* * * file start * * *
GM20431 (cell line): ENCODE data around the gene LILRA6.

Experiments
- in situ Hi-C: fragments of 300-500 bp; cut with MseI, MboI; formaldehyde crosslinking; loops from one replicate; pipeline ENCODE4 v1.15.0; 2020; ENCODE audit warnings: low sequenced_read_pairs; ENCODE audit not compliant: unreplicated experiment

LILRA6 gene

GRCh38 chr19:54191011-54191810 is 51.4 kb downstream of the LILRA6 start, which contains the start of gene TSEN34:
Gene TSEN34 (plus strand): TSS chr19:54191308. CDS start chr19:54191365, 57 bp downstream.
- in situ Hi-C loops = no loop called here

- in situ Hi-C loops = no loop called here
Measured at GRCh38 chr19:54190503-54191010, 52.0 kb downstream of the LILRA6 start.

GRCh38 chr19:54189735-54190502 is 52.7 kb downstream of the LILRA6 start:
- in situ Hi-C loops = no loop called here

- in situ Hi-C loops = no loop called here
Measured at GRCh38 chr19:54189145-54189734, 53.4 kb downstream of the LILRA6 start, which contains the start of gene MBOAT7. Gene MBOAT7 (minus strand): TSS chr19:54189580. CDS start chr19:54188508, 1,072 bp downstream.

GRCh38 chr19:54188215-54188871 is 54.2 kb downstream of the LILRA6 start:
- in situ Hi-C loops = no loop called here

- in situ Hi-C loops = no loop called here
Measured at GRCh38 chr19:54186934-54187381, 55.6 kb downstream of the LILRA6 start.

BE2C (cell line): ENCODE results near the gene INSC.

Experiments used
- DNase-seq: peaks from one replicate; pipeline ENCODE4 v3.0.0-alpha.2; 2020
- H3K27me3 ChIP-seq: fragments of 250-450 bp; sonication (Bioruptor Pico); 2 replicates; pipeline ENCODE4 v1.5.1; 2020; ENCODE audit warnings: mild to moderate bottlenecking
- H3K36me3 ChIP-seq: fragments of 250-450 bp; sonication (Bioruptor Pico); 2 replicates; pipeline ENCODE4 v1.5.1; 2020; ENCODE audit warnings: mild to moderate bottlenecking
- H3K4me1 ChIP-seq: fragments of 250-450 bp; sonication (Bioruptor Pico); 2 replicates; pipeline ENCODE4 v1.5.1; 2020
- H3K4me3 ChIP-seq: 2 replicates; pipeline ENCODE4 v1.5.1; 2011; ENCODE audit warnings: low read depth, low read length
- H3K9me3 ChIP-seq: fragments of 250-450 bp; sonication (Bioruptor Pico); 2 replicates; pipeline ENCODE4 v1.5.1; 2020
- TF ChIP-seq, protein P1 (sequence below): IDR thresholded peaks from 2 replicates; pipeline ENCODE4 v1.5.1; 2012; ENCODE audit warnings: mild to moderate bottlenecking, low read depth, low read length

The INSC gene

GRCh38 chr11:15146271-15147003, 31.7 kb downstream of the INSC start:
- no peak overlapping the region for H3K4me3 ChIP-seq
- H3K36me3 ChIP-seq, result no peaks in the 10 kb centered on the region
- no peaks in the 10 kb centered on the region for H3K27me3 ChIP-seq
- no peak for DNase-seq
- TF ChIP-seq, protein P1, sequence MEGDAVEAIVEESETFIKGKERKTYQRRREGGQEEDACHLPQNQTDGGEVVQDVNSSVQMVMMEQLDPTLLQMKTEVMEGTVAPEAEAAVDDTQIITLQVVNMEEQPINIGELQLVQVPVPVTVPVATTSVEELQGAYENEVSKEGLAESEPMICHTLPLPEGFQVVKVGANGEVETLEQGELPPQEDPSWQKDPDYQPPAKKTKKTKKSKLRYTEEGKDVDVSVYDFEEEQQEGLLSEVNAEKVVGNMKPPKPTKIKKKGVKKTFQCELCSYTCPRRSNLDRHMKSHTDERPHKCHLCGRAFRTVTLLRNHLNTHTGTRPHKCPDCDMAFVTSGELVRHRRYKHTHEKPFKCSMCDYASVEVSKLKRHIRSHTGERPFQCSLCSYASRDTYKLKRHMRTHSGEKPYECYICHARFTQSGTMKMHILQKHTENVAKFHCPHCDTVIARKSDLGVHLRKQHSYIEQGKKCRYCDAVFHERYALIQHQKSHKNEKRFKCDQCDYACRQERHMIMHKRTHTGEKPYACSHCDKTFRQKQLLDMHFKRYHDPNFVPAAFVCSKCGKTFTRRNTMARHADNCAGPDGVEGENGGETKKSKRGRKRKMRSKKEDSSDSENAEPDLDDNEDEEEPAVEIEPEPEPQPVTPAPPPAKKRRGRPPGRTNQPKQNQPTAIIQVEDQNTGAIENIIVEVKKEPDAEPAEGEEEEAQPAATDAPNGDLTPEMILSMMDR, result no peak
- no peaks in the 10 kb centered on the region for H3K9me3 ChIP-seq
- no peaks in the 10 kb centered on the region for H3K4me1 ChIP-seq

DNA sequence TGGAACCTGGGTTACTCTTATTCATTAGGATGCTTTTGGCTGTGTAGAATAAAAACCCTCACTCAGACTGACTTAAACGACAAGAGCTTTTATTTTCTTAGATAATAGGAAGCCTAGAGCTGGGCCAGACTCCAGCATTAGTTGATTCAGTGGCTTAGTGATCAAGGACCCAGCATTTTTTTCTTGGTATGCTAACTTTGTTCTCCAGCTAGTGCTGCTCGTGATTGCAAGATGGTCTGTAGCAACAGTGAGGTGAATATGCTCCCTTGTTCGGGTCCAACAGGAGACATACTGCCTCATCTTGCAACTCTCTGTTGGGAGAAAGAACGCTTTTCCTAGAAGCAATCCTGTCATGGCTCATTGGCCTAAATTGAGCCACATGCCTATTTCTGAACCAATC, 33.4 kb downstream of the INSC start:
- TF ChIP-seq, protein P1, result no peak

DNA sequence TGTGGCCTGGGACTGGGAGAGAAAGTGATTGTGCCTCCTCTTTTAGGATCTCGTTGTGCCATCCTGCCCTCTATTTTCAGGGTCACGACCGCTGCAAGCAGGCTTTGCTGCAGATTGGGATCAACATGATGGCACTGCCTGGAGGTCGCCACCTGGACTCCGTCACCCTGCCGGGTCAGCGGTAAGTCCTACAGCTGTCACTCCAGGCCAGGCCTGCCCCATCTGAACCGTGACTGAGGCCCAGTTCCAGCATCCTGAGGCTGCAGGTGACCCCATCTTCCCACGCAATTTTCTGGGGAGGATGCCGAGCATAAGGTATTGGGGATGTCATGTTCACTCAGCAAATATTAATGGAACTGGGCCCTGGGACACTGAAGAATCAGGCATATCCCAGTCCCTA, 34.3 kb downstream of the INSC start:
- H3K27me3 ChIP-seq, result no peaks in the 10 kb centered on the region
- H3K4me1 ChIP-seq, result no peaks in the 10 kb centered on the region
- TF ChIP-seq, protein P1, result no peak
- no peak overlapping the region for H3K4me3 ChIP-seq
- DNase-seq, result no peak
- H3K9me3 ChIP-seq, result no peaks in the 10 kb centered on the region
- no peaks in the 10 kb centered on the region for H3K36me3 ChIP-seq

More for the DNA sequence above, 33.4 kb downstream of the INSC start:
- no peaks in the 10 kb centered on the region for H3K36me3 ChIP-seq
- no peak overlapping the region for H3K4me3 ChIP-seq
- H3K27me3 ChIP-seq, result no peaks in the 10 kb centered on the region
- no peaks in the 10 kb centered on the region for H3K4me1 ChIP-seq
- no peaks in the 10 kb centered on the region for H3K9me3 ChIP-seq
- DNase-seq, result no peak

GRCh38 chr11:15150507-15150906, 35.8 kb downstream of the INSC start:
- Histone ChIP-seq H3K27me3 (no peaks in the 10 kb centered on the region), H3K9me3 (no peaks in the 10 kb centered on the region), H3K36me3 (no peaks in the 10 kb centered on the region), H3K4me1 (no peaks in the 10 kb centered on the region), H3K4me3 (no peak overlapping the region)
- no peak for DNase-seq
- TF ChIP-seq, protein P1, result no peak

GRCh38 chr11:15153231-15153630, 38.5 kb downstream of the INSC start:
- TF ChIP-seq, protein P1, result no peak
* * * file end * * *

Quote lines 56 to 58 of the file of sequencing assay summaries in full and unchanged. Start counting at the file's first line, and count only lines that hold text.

- TF ChIP-seq, protein P1, result no peak

GRCh38 chr11:15153231-15153630, 38.5 kb downstream of the INSC start:
- TF ChIP-seq, protein P1, result no peak